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Emergency Info Online, Fourth Edition

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III. Multicultural and Regional Preparedness

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Emergency Preparedness in Coastal Communities

By John Cavanagh and Anne Malia

In 2005, the number of Americans living in coastal counties passed the 150 million mark. This means that the coastal population is now larger than the entire U.S. population was in 1950. It also means that today, more than half of the U.S. population lives in coastal areas. The population growth of coastal areas of the United States heightens the importance of emergency preparedness for these areas, which often are vulnerable to severe weather conditions. All Atlantic and Gulf coastal areas are subject to hurricanes, as the U.S. Pacific Islands are to typhoons and tropical storms. Because of a limited number of evacuation routes, hurricanes are especially dangerous to barrier islands such as the Outer Banks of North Carolina and areas like the Florida Keys and New Orleans, Louisiana. Although rarely struck by hurricanes, parts of the Southwest and the Pacific Coast can experience heavy rains and floods from the remnants of hurricanes coming up the coast from Mexico. The National Oceanic and Atmospheric Administration (NOAA) recommends that if you live in an area prone to hurricanes, you should:

  • Know the hurricane risks in your area
  • Learn safe routes inland.
  • Find out where official shelters are located.
  • Develop a family hurricane action plan.
  • Ensure working condition of emergency equipment, such as flashlights and battery-powered radios.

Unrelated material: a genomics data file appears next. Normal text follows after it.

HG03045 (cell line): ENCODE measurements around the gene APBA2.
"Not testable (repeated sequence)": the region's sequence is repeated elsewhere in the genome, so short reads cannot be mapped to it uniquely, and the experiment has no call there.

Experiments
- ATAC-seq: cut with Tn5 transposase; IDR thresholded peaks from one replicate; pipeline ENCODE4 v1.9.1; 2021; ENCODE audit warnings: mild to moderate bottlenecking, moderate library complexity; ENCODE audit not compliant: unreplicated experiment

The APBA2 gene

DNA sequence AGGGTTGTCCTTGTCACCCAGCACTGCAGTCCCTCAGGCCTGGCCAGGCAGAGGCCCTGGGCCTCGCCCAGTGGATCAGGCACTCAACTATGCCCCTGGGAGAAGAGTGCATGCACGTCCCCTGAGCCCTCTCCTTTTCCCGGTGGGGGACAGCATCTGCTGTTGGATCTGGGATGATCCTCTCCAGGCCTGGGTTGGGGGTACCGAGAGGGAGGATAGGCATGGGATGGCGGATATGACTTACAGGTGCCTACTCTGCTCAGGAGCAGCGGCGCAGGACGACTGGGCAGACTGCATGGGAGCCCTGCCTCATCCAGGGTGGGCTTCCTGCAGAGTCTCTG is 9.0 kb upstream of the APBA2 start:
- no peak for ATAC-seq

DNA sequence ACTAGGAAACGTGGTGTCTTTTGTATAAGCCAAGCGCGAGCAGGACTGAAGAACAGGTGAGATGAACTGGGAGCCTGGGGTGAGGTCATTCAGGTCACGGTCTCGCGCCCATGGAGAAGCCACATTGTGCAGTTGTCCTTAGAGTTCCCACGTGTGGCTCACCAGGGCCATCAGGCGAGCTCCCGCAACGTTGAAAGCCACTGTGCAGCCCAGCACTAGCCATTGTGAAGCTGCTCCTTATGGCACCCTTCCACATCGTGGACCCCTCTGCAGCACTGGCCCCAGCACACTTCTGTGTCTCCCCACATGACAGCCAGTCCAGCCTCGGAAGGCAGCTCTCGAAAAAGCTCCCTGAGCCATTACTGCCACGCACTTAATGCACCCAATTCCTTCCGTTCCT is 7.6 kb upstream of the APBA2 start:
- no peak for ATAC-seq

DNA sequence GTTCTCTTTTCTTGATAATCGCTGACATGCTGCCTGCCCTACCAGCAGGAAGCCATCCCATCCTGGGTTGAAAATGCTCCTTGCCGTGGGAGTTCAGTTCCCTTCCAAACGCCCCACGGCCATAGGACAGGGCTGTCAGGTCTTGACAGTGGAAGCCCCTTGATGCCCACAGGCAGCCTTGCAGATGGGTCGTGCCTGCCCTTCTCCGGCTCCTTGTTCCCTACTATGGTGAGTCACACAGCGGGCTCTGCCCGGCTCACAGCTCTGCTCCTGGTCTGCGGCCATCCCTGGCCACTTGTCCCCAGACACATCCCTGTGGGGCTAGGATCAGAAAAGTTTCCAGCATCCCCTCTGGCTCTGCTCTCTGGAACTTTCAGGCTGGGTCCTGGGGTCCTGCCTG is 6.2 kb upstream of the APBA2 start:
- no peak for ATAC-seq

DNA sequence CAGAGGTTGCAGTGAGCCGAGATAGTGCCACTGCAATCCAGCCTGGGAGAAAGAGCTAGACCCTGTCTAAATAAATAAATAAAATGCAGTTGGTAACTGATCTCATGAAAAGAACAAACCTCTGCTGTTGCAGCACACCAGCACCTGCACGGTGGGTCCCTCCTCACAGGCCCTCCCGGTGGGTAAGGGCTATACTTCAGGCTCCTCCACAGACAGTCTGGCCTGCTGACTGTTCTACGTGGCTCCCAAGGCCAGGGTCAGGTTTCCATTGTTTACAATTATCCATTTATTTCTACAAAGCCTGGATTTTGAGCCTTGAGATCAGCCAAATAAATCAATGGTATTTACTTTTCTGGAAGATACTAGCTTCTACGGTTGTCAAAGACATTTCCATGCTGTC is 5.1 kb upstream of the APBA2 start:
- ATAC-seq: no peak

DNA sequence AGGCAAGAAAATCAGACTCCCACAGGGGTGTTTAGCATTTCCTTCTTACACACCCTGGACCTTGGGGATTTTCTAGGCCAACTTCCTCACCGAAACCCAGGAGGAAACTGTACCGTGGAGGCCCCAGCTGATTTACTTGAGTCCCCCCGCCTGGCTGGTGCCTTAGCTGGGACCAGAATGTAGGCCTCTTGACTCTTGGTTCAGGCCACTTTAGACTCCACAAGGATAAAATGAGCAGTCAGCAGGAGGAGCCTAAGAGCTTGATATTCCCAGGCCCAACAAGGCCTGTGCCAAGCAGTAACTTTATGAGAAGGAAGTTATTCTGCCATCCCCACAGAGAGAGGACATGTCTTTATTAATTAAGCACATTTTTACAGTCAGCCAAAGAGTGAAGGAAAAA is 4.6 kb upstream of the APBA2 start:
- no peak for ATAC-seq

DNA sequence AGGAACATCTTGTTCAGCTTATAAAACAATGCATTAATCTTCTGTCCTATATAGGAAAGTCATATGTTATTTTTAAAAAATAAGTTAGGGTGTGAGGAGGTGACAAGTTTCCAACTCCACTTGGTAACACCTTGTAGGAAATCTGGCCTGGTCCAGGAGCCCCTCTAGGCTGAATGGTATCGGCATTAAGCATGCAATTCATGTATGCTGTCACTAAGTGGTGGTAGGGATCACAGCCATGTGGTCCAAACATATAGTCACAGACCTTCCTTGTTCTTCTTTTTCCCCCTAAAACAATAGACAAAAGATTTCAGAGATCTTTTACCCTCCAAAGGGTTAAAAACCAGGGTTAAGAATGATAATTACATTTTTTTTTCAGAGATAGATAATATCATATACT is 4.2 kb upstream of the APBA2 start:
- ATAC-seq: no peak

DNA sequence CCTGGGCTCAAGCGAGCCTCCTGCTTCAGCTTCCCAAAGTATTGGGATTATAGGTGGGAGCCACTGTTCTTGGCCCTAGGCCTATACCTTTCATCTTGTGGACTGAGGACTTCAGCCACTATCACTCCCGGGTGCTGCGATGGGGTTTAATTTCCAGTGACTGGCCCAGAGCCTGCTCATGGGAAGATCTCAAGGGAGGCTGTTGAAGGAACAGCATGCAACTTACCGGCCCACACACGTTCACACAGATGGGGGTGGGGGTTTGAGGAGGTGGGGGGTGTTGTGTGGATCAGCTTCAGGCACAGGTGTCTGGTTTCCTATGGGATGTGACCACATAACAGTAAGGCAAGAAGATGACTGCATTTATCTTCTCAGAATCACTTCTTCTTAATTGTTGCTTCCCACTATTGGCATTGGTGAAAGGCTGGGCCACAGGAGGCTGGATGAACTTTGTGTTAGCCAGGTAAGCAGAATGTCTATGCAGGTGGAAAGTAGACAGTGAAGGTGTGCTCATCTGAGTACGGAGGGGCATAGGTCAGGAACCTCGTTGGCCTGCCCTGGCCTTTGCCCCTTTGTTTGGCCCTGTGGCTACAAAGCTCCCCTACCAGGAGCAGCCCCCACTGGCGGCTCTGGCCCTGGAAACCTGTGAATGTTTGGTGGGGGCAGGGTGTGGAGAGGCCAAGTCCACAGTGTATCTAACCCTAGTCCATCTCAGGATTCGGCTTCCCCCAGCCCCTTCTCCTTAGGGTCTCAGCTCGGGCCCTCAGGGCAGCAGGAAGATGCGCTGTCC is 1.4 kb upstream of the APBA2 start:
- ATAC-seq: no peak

• Make sure to have enough non-perishable food and water supplies on hand.
  • Trim trees and shrubbery on your property.
  • Buy plywood or shutters to protect doors and windows.
  • Clear loose and clogged rain gutters and downspouts.
  • Designate a safe place to store your boat in an emergency.
  • Check insurance policies to determine whether you have flood and wind coverage.
  • Know your community safety plan.

Coastal, River, and Flash Flooding
Although flooding is a common occurrence in coastal communities, it can be a deadly serious matter. A major flood can become a catastrophe. Federal agencies estimate that 125 people die every year in the United States because of flooding. Preparation and effective response to flood conditions can reduce the dangers they create. There are many different types of floods, including river flooding, coastal flooding and flash floods. River flooding occurs when heavy rains or rapid snowmelt causes river levels to rise. Flash floods usually result from intense storms that bring heavy rainfall within a brief period. Flash floods occur with little or no warning, can reach full peak in just a few minutes, and can have dramatic effects, since terrain cannot always absorb the sudden downpour quickly enough. Coastal flooding can happen due to tidal surges or flash flooding. During hurricanes or other large storms, waves may be much higher than normal, and in a storm surge, low atmospheric pressure often forces seas to rise above normal. A combination of these conditions can create widespread flooding in low-lying coastal areas.

Before a Flood
If you live in an area at risk of flooding, make long-range preparations, including elevating and reinforcing your home (or at the very least, elevating the furnace, water heater, and electric panel, if susceptible to flooding). Also, install “check valves” in sewer traps to prevent water from backing up into the drains of your home. Construct barriers—levees, beams, or floodwalls—to stop water from entering the building. Seal walls in basements with a waterproofing compound to avoid seepage. If a hurricane or major storm is imminent, monitor for official bulletins of the storm’s progress via radio, TV or NOAA Weather Radio. Have preparations ready to cover all windows and doors with shutters or shielding materials. Bring lightweight objects, such as garbage cans, garden tools, toys and lawn furniture, inside. Check batteries and stock up on canned food, first-aid supplies, drinking water and medications. Have extra cash on hand. Make sure that family vehicles are fueled and serviced. Plan to evacuate if a storm is extremely severe and you live on the coastline; on an offshore island; near a river or a flood plain; or in a mobile home, which are unsafe in high winds, no matter how well anchored to the ground. If you are instructed to leave the area, do not ignore the order! If you are directed by authorities to evacuate:

  • Take only essential items with you.
  • If you have time, turn off the gas, electricity, and water.